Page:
Every professional football team scouts its next opponent. To scout, you look at the other team. What’s their style of play? Who are their stars? What are their tendencies? What are their strengths and weaknesses?
The better the team knows its opponent, the better it can plan to perform its best – trying to mitigate the other’s strengths and capitalizing on its weaknesses.
But these teams also “self-scout.” They analyze their own team as if they were the upcoming opponent. They evaluate themselves just like an opponent would do so. It’s a way for the team to assess and improve itself. Self-scouting is a tool used to continually stay self-aware, fresh, and improvement-oriented.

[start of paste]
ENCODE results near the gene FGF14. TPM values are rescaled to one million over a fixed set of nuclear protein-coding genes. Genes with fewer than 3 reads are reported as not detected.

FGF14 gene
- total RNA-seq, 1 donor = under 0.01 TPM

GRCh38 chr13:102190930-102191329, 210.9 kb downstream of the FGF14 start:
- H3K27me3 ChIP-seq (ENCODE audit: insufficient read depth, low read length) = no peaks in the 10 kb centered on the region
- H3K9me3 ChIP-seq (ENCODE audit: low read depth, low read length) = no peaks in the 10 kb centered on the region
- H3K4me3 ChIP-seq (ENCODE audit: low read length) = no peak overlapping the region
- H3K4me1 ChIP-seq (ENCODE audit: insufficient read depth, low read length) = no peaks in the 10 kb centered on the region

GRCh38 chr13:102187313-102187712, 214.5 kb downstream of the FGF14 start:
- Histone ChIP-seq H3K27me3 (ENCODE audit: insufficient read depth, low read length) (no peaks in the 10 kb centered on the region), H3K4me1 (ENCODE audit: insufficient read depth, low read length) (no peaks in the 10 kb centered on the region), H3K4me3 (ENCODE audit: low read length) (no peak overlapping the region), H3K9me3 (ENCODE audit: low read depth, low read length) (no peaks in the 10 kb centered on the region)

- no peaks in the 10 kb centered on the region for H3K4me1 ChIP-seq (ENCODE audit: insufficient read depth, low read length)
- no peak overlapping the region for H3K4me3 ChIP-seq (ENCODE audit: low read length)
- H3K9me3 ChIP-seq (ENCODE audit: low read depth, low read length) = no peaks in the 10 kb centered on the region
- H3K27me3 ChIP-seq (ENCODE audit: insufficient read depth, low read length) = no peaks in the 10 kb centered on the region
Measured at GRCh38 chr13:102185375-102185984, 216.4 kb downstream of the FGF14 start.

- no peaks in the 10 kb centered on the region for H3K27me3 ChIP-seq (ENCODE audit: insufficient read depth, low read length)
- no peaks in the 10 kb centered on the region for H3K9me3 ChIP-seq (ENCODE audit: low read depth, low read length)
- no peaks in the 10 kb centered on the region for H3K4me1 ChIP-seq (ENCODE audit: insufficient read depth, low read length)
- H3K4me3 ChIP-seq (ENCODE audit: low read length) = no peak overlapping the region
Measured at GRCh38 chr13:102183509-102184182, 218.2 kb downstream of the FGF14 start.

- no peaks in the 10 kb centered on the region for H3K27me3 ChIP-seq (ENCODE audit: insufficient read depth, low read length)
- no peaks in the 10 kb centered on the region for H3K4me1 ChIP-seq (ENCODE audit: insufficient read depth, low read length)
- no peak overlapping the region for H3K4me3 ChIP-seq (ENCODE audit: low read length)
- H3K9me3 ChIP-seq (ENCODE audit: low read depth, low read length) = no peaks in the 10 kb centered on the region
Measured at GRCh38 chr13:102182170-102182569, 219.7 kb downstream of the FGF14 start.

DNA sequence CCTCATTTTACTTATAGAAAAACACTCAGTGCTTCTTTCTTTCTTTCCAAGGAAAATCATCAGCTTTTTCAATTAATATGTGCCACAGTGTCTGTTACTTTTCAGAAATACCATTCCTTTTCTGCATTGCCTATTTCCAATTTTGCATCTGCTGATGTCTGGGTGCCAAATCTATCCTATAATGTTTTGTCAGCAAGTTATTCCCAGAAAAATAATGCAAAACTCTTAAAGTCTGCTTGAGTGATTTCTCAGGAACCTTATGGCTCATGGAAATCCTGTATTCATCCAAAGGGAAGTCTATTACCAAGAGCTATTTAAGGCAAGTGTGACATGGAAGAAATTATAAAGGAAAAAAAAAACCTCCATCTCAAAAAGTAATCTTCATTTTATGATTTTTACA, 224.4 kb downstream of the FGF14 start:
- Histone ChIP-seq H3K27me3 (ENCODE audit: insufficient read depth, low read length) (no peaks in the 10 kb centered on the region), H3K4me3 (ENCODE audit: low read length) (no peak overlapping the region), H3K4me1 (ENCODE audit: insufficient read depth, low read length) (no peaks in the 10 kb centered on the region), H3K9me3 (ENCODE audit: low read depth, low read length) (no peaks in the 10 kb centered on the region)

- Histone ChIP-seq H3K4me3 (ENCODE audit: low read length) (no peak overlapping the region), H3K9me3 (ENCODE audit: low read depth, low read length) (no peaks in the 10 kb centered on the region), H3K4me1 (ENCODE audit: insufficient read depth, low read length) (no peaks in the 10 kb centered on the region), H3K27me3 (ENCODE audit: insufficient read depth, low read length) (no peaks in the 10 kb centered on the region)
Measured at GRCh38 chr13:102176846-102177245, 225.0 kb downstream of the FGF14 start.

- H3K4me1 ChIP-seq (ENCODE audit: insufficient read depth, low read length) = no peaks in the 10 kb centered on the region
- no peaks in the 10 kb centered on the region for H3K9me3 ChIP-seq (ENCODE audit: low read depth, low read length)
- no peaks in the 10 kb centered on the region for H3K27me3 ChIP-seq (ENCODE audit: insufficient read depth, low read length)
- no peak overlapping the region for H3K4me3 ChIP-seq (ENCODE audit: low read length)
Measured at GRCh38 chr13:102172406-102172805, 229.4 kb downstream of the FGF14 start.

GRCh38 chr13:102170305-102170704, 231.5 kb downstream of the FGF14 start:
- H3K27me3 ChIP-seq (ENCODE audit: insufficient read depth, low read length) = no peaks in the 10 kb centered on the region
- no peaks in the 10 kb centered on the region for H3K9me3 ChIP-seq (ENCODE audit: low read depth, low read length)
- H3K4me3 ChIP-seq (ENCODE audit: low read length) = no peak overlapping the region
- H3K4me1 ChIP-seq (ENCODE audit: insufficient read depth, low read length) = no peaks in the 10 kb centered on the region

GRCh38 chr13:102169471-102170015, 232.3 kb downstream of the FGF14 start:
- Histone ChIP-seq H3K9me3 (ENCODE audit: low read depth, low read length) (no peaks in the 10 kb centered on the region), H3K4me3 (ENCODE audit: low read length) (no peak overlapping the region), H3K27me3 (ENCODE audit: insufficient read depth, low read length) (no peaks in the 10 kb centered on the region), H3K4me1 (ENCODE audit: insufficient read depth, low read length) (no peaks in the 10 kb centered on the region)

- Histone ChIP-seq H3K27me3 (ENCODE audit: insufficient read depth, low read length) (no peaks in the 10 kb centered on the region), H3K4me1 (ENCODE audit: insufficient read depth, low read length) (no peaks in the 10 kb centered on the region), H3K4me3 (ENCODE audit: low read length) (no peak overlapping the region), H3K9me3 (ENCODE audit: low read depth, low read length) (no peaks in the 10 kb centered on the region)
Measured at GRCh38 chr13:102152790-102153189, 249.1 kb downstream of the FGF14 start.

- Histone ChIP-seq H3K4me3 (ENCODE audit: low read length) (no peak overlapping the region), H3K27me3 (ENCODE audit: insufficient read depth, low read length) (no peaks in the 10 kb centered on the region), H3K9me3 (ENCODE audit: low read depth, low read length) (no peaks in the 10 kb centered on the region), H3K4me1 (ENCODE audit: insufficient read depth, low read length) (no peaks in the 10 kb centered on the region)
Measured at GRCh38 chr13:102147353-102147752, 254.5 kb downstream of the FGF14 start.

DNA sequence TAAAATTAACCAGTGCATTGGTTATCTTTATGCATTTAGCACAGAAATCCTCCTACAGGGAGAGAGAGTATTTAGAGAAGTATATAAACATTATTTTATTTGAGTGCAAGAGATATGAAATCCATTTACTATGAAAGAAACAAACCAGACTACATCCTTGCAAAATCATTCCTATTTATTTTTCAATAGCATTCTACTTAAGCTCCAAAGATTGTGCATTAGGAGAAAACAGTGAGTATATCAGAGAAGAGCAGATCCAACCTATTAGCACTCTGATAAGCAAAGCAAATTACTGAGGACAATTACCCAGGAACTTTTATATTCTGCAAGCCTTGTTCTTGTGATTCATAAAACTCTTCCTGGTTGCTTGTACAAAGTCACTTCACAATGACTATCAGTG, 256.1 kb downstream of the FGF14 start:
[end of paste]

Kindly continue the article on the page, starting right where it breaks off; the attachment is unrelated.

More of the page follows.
So if you’d like to be a little more self-aware, fresh, and improvement-oriented, try a little self-scouting.
What is your communication style? Are you energetic or flat? Are you proactive or reactive? Do you ask, or are you passive? Are you overly chatty or concise? Then ask yourself whether any aspect of your style could be improved to have more effective outcomes, more efficient conversations, more relationship-building rapport.
In what ways are you a star? Is it your energy, attention to detail, follow-through, or organizational skills? Does your team-oriented way of supporting others or your natural method of engaging people make you stand out? Answer these questions, and find ways to “Strengthen Your Strength.”
What are your tendencies? Do you talk over the customer or – conversely – let them go on talking forever? Do you think too much about other things (or do other things) when engaged with the customer? Does your patience wane late in the day? Are you too critical of yourself? Of others? Of the customer?
Getting better requires that we understand how we are today – our style, our strengths, our tendencies.
Do a little self-scouting.